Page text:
over 2 years ago Greenstuff

Chris is a trusted source on General Cooking

I'm definitely adding these to my repertoire.

Have you made them with hartshorn instead of the baking soda? Years ago, I did a comparison of one of our favorite Swedish Christmas cookies--baking powder vs. hartshorn. I've pretty much stuck with the modern leavening, but sometimes it's fun to go back in time.

Sausage2

over 2 years ago fiveandspice

Emily is a trusted source on Scandinavian Cuisine.

Hi Greenstuff, sorry to be slow to get back to you! Somehow I missed your comment. I never have used hartshorn, but I would like to give it a try sometime! That's a great idea. That type of historical cooking and the changes in ingredients over time are so fascinating to me.

Chris_in_oslo

over 2 years ago Greenstuff

Chris is a trusted source on General Cooking

I am still mulling this one over. We're thinking of adding some Norwegian recipes to our usual repertoire this year, and we are all cross-country skiers. So it seems like Serinakaker are a must! I've looked at a lot of recipes, and most seem to call for baking powder or hartshorn, not the baking soda your family uses. Any thoughts from the School of Nutrition part of you? Thanks!

Sausage2

over 2 years ago fiveandspice

Emily is a trusted source on Scandinavian Cuisine.

You know that's a great question. Looking at the recipe and actually giving it some thought instead of just doing it as we always have without questioning, I think it probably should be baking powder rather than soda. It makes a lot more sense. Also, in Norway we almost always seem to use baking powder not soda anyway. I have a feeling that the scribbled recipe from my mom's notebook was from her watching her mom make them and jotting notes about what she saw and it might have been that she miswrote, or that that time her mom subbed because of missing ingredients or something. I'm going to ask my mom and get back t o you about it.

Sausage2

over 2 years ago fiveandspice

Emily is a trusted source on Scandinavian Cuisine.

Ok, I've looked into it some, and it seems like the recipe should have baking powder and it had just been miswritten in my mom's notebook. Obviously, it works ok with soda, but I think it'll be better with powder, and I'm going to try it and make the change!

Chris_in_oslo

over 2 years ago Greenstuff

Chris is a trusted source on General Cooking

Thanks! I've been thinking about this issue off and on and had pretty much decided that they'd be really good cookies even if I forget to add any leavening at all! Especially if your mom meant just a half a teaspoon of baking powder. The baking powder recipe I use for Swedish dreams (drömmer), for example, calls for 2 cups of flour, 1 cup of sugar, and 1 teaspoon of baking powder. But let us know! (And I'm still thinking about maybe making some with hartshorn.)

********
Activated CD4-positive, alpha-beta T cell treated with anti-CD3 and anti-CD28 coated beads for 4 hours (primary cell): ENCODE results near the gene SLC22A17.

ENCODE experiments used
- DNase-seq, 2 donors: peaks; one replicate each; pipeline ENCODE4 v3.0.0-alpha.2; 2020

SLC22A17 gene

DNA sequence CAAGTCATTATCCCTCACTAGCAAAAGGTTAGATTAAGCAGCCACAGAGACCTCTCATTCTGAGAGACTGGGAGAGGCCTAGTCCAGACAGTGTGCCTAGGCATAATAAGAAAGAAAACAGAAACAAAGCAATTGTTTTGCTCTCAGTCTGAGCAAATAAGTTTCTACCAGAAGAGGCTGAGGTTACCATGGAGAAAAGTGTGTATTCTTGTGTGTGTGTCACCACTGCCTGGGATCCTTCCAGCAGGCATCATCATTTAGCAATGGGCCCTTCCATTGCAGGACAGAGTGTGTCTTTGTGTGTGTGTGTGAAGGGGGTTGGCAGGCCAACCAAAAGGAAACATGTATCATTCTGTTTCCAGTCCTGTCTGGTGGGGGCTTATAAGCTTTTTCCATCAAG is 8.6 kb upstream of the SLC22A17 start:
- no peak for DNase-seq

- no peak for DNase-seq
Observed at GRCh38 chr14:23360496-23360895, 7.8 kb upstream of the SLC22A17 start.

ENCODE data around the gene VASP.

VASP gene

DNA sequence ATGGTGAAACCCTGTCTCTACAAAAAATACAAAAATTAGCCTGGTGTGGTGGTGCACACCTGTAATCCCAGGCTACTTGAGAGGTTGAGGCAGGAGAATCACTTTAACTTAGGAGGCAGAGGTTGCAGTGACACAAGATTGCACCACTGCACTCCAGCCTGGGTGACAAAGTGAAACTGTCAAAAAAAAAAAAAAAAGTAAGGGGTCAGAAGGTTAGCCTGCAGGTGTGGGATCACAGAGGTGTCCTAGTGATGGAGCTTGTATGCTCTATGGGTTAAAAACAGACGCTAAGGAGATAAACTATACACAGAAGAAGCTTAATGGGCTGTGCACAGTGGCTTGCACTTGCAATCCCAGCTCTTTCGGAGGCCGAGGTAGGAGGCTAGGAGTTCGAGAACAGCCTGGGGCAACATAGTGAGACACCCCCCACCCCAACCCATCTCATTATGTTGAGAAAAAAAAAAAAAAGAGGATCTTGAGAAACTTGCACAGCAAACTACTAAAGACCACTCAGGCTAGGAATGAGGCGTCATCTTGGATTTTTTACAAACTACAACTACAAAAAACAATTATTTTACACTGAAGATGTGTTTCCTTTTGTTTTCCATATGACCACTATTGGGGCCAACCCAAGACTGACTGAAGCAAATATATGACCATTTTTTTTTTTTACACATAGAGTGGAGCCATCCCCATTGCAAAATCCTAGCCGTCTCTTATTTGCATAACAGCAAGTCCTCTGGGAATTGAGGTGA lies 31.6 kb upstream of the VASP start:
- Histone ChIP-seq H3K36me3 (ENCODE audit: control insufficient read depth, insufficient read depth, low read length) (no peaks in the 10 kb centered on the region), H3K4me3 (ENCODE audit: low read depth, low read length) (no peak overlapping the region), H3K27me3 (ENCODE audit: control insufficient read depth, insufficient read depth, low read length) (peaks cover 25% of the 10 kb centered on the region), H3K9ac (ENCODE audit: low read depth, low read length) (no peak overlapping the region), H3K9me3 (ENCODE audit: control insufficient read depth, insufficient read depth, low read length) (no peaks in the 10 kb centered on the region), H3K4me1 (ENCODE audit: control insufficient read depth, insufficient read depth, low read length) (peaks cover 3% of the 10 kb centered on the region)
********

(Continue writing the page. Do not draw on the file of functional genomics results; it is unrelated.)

Me

over 2 years ago wssmom

Congratulations on the CP! These do sound utterly addicting, and I'd love to see the original recipe written in Norwegian someday!

Sausage2

over 2 years ago fiveandspice

Emily is a trusted source on Scandinavian Cuisine.

Thank you wssmom! Addicting is exactly the right word for them. Next time I'm around a scanner, I'll have to scan the Norwegian recipe and add it as a photo. It's one of those great recipes that tells you do things like "blend all ingredients in the proper order" and just "shape the cookies" (with no further instruction about how...)

Me

over 2 years ago wssmom

Congratulations on the CP! These do sound utterly addicting, and I'd love to see the original recipe written in Norwegian someday!

Food54_profile_pic

over 2 years ago Ms. T

Looks like a lovely recipe, and what a great story. Congrats on the CP!

Sausage2

over 2 years ago fiveandspice

Emily is a trusted source on Scandinavian Cuisine.

Thanks Ms. T! It's a favorite!

3-bizcard

almost 3 years ago sdebrango

Suzanne is a trusted source on General Cooking.

Love a good butter cookies and I really love the simplicity of the recipe.. Perfect for the holidays.

Sausage2

almost 3 years ago fiveandspice

Emily is a trusted source on Scandinavian Cuisine.

Thank you sdebrango! I completely agree about butter cookies. My holidays are all about family, love, good cheer, and high fat dairy products! hehe.

Cakes

almost 3 years ago Bevi

These look so good fiveandspice! I used to be a xc-skier, but will settle for having these during a hike or long walk!

Sausage2

almost 3 years ago fiveandspice

Emily is a trusted source on Scandinavian Cuisine.

Thanks Bevi! And you know, I think they'll be equally good on a hike or long walk. :)